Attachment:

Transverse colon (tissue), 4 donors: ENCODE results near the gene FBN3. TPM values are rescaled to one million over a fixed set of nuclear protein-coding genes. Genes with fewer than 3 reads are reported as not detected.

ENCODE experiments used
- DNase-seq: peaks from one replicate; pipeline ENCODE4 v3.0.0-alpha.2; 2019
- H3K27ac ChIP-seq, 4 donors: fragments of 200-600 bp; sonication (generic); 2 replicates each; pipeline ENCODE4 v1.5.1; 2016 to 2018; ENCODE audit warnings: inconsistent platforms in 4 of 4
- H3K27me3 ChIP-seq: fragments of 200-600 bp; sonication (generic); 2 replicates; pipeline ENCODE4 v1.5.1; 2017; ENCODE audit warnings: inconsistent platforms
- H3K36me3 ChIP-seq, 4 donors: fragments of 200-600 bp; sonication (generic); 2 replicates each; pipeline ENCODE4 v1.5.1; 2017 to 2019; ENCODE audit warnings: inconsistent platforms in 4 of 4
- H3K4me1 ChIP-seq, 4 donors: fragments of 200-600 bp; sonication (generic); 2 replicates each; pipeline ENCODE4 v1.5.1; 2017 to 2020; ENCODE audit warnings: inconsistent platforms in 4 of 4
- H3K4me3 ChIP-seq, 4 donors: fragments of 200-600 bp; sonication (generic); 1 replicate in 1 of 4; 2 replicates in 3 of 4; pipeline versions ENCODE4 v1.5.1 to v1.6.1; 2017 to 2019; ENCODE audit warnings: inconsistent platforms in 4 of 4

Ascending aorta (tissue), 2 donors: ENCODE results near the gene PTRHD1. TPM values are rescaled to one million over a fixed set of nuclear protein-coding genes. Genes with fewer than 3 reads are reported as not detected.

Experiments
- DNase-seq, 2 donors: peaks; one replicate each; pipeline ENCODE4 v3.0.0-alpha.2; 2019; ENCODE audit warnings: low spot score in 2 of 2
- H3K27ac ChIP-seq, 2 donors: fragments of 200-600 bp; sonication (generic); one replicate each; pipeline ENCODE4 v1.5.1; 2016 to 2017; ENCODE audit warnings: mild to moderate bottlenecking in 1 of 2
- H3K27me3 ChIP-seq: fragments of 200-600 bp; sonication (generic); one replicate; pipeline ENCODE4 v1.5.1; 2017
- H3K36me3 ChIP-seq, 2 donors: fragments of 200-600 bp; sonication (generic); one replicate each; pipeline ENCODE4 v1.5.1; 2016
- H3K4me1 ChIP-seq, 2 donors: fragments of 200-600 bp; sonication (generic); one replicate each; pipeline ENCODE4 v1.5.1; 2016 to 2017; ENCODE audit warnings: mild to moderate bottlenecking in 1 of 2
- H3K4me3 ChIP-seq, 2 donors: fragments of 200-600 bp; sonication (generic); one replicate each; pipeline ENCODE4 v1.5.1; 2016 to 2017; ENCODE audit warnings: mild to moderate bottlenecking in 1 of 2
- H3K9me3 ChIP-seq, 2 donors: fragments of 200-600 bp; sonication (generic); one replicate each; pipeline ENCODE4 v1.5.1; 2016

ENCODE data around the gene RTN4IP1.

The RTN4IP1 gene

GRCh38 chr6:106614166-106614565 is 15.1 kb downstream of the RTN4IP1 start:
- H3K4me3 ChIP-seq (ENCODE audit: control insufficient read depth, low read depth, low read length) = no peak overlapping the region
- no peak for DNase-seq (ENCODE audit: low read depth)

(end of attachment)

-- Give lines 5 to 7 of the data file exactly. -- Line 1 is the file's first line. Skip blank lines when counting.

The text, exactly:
- H3K27me3 ChIP-seq: fragments of 200-600 bp; sonication (generic); 2 replicates; pipeline ENCODE4 v1.5.1; 2017; ENCODE audit warnings: inconsistent platforms
- H3K36me3 ChIP-seq, 4 donors: fragments of 200-600 bp; sonication (generic); 2 replicates each; pipeline ENCODE4 v1.5.1; 2017 to 2019; ENCODE audit warnings: inconsistent platforms in 4 of 4
- H3K4me1 ChIP-seq, 4 donors: fragments of 200-600 bp; sonication (generic); 2 replicates each; pipeline ENCODE4 v1.5.1; 2017 to 2020; ENCODE audit warnings: inconsistent platforms in 4 of 4